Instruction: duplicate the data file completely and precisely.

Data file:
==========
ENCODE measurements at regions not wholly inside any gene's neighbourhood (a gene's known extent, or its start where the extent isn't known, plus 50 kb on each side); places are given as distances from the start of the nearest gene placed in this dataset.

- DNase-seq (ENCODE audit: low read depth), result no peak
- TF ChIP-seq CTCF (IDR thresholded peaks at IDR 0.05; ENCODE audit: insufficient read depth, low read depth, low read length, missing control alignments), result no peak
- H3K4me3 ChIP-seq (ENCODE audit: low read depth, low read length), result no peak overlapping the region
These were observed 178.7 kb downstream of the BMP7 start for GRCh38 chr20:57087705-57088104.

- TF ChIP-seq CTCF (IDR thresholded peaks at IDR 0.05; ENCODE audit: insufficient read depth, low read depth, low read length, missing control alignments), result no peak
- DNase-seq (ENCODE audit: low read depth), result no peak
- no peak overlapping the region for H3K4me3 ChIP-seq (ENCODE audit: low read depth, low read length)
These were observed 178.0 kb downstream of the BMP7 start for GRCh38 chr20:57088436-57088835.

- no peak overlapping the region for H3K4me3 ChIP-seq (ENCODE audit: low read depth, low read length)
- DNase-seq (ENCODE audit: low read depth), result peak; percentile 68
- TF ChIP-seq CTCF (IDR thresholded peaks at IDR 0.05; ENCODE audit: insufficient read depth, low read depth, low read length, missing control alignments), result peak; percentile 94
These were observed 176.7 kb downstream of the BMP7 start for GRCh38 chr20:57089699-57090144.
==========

ENCODE measurements at regions not wholly inside any gene's neighbourhood (a gene's known extent, or its start where the extent isn't known, plus 50 kb on each side); places are given as distances from the start of the nearest gene placed in this dataset.

- DNase-seq (ENCODE audit: low read depth), result no peak
- TF ChIP-seq CTCF (IDR thresholded peaks at IDR 0.05; ENCODE audit: insufficient read depth, low read depth, low read length, missing control alignments), result no peak
- H3K4me3 ChIP-seq (ENCODE audit: low read depth, low read length), result no peak overlapping the region
These were observed 178.7 kb downstream of the BMP7 start for GRCh38 chr20:57087705-57088104.

- TF ChIP-seq CTCF (IDR thresholded peaks at IDR 0.05; ENCODE audit: insufficient read depth, low read depth, low read length, missing control alignments), result no peak
- DNase-seq (ENCODE audit: low read depth), result no peak
- no peak overlapping the region for H3K4me3 ChIP-seq (ENCODE audit: low read depth, low read length)
These were observed 178.0 kb downstream of the BMP7 start for GRCh38 chr20:57088436-57088835.

- no peak overlapping the region for H3K4me3 ChIP-seq (ENCODE audit: low read depth, low read length)
- DNase-seq (ENCODE audit: low read depth), result peak; percentile 68
- TF ChIP-seq CTCF (IDR thresholded peaks at IDR 0.05; ENCODE audit: insufficient read depth, low read depth, low read length, missing control alignments), result peak; percentile 94
These were observed 176.7 kb downstream of the BMP7 start for GRCh38 chr20:57089699-57090144.